In my last blog I talked about mixing greys with acrylics and oils. I also mentioned in passing how to gain the best results when mixing greys using water colours.
In this blog I will address water colours and add a few more ideas for you to experiment with.
The same principle applies to water colours as it does to other mediums. By mixing opposite colours on the colour wheel, each will effectively knock out each others intensity, creating a grey. How much you mix of either colour will change to temperature of the finished grey.
The great thing about mixing your own greys is that you can make a range of cool or warm greys, or greys that hint at one of the colours you have used to create it.
Water colour painters during the last two centuries have experimented with greys as they produce a better dark than black, which is often too dark or deadens any colour it mixes with if the wrong black is used. This brings the point of different blacks as well, so if you want to add it to your palette, check with your supplier for the best mixing black if you want to try blending it in with other colours.
Returning to the greys, you will find that there are a few premixed greys on the market and they will also mix with your blues or reds to produce wrmer and cooloer versions of either the grey if only a touch of colour is added, or a coller version of your colour if a touch of the grey is added to it. Please note that each premixed grey has a colour base to it. This means that a colour like Paynes Grey will have a blue base, and others like Davy’s Grey have a green base, so you need to consider this when mixing. Winsor & Newton also have a colour called ‘Neutral Tint’ which is a great colour to use instead of black, and mixes very well with most colours to produce tints and tones.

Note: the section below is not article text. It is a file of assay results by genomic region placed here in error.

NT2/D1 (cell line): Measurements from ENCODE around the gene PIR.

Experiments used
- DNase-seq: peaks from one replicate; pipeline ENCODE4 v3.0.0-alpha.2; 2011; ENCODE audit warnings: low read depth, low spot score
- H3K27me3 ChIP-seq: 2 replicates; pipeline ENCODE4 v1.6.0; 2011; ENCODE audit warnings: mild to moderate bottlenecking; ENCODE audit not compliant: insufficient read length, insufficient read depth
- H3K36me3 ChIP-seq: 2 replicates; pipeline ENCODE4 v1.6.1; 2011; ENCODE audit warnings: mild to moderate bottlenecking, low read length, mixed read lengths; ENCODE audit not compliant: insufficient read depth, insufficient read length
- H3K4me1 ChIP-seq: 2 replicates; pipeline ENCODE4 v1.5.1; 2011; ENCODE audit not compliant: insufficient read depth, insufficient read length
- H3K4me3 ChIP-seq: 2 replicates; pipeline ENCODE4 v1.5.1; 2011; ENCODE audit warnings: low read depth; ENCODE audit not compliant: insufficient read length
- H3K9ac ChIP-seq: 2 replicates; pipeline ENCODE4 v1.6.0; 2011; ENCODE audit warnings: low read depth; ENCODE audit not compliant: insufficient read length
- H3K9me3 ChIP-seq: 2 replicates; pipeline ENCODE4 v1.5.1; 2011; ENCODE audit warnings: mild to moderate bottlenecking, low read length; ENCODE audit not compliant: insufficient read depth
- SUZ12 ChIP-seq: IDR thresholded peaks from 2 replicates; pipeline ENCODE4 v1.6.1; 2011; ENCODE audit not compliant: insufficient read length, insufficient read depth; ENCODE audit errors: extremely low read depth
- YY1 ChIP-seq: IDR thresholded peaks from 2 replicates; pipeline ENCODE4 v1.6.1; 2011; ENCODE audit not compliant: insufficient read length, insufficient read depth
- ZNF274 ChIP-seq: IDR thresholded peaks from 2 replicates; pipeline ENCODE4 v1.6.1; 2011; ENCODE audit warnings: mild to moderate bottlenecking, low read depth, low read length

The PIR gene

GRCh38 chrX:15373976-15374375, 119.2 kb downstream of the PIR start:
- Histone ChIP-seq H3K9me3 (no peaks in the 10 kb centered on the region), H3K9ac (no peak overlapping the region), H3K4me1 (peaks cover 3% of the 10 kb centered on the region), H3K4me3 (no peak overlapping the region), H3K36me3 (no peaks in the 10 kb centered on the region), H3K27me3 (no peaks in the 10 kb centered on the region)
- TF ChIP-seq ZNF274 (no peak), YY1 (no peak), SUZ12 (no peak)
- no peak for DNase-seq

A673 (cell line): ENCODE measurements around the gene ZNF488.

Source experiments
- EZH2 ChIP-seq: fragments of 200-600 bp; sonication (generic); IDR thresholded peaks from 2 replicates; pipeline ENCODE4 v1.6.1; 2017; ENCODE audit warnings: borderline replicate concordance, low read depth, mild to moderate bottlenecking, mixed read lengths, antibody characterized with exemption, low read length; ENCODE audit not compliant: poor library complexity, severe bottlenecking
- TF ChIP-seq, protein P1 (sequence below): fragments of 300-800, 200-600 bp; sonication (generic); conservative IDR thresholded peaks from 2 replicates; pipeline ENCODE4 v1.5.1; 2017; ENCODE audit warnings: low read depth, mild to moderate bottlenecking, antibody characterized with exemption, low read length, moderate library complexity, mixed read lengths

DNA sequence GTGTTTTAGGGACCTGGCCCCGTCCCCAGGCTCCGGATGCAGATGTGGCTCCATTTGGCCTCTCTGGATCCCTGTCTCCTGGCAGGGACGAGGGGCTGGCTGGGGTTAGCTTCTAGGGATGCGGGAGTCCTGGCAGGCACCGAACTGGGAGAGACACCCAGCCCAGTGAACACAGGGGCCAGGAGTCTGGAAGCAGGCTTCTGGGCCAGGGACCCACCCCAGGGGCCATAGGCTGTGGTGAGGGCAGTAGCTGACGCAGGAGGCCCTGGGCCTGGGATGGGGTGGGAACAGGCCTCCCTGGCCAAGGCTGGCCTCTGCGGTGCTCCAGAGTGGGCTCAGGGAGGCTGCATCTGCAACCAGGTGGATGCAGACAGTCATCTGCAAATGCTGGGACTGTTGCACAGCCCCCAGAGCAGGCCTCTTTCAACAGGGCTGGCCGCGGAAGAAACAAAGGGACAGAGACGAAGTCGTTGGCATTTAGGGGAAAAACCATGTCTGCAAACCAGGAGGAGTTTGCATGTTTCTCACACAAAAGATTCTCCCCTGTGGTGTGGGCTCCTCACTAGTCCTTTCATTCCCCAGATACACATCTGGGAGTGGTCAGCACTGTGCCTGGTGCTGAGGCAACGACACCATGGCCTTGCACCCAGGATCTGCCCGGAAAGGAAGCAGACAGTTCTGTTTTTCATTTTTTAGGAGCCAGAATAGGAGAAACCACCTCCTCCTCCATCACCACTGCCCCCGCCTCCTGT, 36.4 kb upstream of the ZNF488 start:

Remember that mixing with white with water colours will take away their natural translucent effect, so if you want to lighten your grey thin it out with water allowing the white of the paper to come through and lighten it. White is avoided by many water colour painters, and some think it should not be used at all. There are different ‘school’ of thinking about this, but the safest thing to do with a white with water colours is to leave it until the last thing and you have the painting fairly dry to just add a few highlights here and there. Even better would be to cool it off or warm it up with just a dash of colour that you have used elsewhere in the painting so that your highlights will relate to the rest of the composition.
If you would like to leave white areas in your painting another method is to us maskign fluid. This will require planning ahead so that you can mask out the white areas in advance, but I highly recommed using it, as it will guarantee crisp white areas when it is removed, after the painting is absolutely dry. You can also remove it as a layer of colour dries so that you can paint a wash over it. This leaves a clear and clean layer of colour in the area you have had masked. This is also another method of making sure that any grey you have mixed will stay the same tone as what you have mixed when it goes onto the painting.
To see more examples of how to mix a variety of greys visit the Winsor & Newton web site at:
Until next time, happy painting.